Tag Archives: Pennsylvania History

Chapter One: Wagoners Wanted

I’ve given you the Prologue of The Snake Fence in my blog about Quaker lingo. Here’s the first chapter as a teaser. You can now order an advance copy of The Snake Fence at  http://www.quakerbooks.org/the_snake_fence.php at a discounted price. The book will be mailed to you by the end of the month.

 

Chapter 1

Wagoners Wanted

Clutching both reins, I yelled, “Giddyup, Hope! Home, Seth! Faster! Faster!” Benjamin Franklin’s Pennsylvania Gazette was tucked inside my shirt. Bags of newly milled flour thudded against the bed of Pa’s old farm wagon. My teeth rattled as the horses pounded the dirt road. Here’s my chance, I thought, if only Pa will let me go!

My straw hat slipped off the back of my head and my hair whipped across my eyes. I brushed it back with my forearm, not letting go of the reins. Bad things were happening on Pennsylvania’s frontier. Indians were killing people, burning houses and crops. Not here in Chester County, but in the Back Counties. And the English were sending a grand army to defend us.

Because we are Quakers and don’t believe in war, I couldn’t join the army. But I sure wanted to help make things right. If Indians attacked our farm, would we defend ourselves? If we didn’t, what would happen? Bloody scenes flashed through my mind.

I loved my family too much to let something that awful happen without trying to . . . to what? To kill to avoid being killed? Could I even do that? If I did, the Meeting might disown me. That in itself would be a kind of death.

I had never met an Indian. At Quaker Meeting, I heard that they, like everyone else, had “that of God” within them. But the Pennsylvania Gazette painted a different picture. Why were Indians suddenly violent? Mayhap others had it right: they were just savages who couldn’t be trusted. I was sitting on the snake fence on this issue.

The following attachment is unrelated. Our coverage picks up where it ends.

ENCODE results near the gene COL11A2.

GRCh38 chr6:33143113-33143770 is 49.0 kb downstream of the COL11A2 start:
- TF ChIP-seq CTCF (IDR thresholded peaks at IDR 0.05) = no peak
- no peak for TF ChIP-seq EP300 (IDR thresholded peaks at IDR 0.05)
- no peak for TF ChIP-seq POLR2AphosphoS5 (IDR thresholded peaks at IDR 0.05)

People I knew seemed more interested in following Quaker teachings than in questioning them. Not everyone in the world believes as Quakers do. What makes Quakers so sure they have the Truth and everyone else is wrong? But when I asked Pa, he just looked at Ma as if to say, “Where did this young’un come from?” So I didn’t ask again, but I kept wondering.

I didn’t expect to find answers at home on the farm. Mayhap Franklin’s advertisement would make all the difference. But I would have to put it to Pa in just the right way. Pa was a good man, but not easy. He had an edge in his voice, a challenging look in his eyes. He was fair but tough, and he lacked patience with anything he considered a hare-brained idea.

According to Pa, I had come up with more than my share of those ideas. One was to mount chair legs on curved runners so the chair could tilt back and forth. Istill thought it was worth pursuing, but Pa had really scorned that one. “Why would I want to tilt my chair back and forth? When I sit down, I want rest, not exercise!”

I hoped this latest idea was not hare brained. It was Benjamin Franklin’s idea, after all. I just wanted to be part of it. I wanted to be part of something big.

The late afternoon sun winked through little spring leaves as I careened up the hill to our barn. My finger fumbled unhitching and watering the horses. Then I raced down to the house, jerked a dripping bucket of water from the well, splashed my sweaty face, and burst through the kitchen door. The Pennsylvania Gazette was hidden in my shirt.

The family had just finished supper. Everyone was there, even my oldest brother Enoch and his wife, Deborah. Pa and Ma sat in their chairs at either end of the long plank table. Bersheba and Will, older than I, and our younger brother Benjamin were perched on stools on either side. My place was still set.

“Time for the Bible reading, Noble,” Pa said. “Eat thy supper while I read.”

I squatted on my stool. My knees bumped up under the table now that I’d grown taller. Ma passed me a plate of bread and sausage gravy. Pa read from the big Bible, as he did every day. Then he prayed and the family all said “Amen,” same as every day. Then he put the Bible back in its heavy wooden box. Time to make my move.

“Pa,” I said, “I brought home the new Pennsylvania Gazette. Want to read it?”